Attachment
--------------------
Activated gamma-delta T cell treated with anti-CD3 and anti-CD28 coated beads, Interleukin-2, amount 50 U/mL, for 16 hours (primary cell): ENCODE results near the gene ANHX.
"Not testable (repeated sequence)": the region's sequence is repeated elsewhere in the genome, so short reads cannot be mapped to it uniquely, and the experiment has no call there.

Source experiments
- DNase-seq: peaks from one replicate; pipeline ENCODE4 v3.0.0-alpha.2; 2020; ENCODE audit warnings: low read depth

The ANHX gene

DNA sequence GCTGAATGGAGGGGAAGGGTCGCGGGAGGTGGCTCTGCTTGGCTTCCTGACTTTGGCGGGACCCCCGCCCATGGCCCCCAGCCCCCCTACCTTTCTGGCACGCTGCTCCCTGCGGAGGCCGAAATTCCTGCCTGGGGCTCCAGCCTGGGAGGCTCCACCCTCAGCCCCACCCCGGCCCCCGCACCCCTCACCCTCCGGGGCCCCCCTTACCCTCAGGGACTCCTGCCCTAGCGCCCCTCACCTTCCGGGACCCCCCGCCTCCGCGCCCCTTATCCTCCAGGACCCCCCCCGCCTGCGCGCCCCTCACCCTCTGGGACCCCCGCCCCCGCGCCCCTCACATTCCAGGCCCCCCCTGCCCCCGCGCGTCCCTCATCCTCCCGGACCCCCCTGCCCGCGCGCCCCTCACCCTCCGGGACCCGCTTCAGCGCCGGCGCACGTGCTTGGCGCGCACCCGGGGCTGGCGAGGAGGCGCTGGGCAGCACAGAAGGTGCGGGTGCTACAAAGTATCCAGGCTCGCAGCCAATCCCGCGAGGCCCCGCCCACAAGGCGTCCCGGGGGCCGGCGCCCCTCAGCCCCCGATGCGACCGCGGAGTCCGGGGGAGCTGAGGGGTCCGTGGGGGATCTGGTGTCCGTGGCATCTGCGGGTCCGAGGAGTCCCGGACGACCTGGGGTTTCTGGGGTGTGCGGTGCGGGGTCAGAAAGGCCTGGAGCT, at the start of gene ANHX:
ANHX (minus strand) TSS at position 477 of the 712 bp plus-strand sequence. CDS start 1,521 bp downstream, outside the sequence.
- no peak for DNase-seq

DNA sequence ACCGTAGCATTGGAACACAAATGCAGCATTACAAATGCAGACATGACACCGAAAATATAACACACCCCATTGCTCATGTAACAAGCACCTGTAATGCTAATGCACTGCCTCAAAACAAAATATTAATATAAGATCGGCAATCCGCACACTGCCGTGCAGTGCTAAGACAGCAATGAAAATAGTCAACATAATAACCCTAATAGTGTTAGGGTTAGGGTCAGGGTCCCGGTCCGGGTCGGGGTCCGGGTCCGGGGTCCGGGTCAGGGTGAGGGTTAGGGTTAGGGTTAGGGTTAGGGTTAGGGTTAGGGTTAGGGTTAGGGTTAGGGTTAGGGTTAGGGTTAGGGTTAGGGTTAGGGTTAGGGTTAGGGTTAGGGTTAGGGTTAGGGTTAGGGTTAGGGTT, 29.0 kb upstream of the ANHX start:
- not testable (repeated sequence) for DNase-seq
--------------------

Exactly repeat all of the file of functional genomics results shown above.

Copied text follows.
Activated gamma-delta T cell treated with anti-CD3 and anti-CD28 coated beads, Interleukin-2, amount 50 U/mL, for 16 hours (primary cell): ENCODE results near the gene ANHX.
"Not testable (repeated sequence)": the region's sequence is repeated elsewhere in the genome, so short reads cannot be mapped to it uniquely, and the experiment has no call there.

Source experiments
- DNase-seq: peaks from one replicate; pipeline ENCODE4 v3.0.0-alpha.2; 2020; ENCODE audit warnings: low read depth

The ANHX gene

DNA sequence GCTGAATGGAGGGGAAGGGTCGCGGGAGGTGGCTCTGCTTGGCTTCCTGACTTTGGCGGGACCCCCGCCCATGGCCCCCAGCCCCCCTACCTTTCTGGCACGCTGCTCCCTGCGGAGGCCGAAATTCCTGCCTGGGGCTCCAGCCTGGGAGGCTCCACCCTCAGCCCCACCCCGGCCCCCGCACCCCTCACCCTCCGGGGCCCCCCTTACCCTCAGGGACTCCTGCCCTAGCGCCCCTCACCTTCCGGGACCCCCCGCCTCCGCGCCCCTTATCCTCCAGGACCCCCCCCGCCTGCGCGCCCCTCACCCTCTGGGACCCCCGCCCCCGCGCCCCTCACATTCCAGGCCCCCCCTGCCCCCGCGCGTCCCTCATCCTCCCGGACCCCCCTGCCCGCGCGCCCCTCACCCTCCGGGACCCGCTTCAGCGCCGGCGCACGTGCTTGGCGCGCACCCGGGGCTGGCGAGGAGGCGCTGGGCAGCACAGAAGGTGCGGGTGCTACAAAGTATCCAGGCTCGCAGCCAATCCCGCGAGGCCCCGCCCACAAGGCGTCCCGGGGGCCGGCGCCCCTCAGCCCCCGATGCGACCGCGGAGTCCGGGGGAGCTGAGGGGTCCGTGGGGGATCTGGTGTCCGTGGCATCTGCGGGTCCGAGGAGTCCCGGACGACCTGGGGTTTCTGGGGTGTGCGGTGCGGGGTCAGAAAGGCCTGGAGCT, at the start of gene ANHX:
ANHX (minus strand) TSS at position 477 of the 712 bp plus-strand sequence. CDS start 1,521 bp downstream, outside the sequence.
- no peak for DNase-seq

DNA sequence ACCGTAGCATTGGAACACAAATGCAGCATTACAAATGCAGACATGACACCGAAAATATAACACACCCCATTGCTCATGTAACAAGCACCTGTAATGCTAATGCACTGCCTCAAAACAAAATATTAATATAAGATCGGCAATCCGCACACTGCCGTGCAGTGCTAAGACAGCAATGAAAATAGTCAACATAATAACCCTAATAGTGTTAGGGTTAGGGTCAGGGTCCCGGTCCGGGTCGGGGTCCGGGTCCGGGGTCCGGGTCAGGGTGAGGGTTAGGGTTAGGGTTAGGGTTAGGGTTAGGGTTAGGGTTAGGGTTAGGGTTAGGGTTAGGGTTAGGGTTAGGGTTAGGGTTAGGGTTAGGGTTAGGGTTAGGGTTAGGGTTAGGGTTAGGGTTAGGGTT, 29.0 kb upstream of the ANHX start:
- not testable (repeated sequence) for DNase-seq